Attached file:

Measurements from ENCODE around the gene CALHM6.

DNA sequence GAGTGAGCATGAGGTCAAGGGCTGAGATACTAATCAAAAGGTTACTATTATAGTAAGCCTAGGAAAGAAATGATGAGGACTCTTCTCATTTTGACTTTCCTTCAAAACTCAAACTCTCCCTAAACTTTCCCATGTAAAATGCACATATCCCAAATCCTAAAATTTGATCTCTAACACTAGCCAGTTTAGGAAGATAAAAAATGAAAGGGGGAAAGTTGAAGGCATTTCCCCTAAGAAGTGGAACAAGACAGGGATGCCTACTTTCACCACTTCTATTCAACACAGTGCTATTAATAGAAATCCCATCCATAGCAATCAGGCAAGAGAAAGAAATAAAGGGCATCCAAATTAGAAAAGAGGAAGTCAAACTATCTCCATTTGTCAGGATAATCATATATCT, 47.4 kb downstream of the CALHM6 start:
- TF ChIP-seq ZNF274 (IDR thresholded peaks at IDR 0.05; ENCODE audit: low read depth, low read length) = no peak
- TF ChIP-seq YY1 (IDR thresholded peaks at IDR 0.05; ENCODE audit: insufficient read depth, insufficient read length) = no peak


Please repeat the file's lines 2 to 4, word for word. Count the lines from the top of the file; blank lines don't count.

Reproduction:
DNA sequence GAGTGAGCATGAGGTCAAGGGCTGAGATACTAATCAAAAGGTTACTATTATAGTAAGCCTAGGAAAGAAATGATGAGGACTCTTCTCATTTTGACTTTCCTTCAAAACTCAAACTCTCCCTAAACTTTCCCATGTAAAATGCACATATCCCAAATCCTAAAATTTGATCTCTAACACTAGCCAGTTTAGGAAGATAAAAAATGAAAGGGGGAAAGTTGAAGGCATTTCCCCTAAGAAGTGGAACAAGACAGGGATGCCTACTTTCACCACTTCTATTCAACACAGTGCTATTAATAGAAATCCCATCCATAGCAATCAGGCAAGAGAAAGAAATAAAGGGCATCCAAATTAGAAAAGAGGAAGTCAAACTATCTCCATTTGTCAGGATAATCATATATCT, 47.4 kb downstream of the CALHM6 start:
- TF ChIP-seq ZNF274 (IDR thresholded peaks at IDR 0.05; ENCODE audit: low read depth, low read length) = no peak
- TF ChIP-seq YY1 (IDR thresholded peaks at IDR 0.05; ENCODE audit: insufficient read depth, insufficient read length) = no peak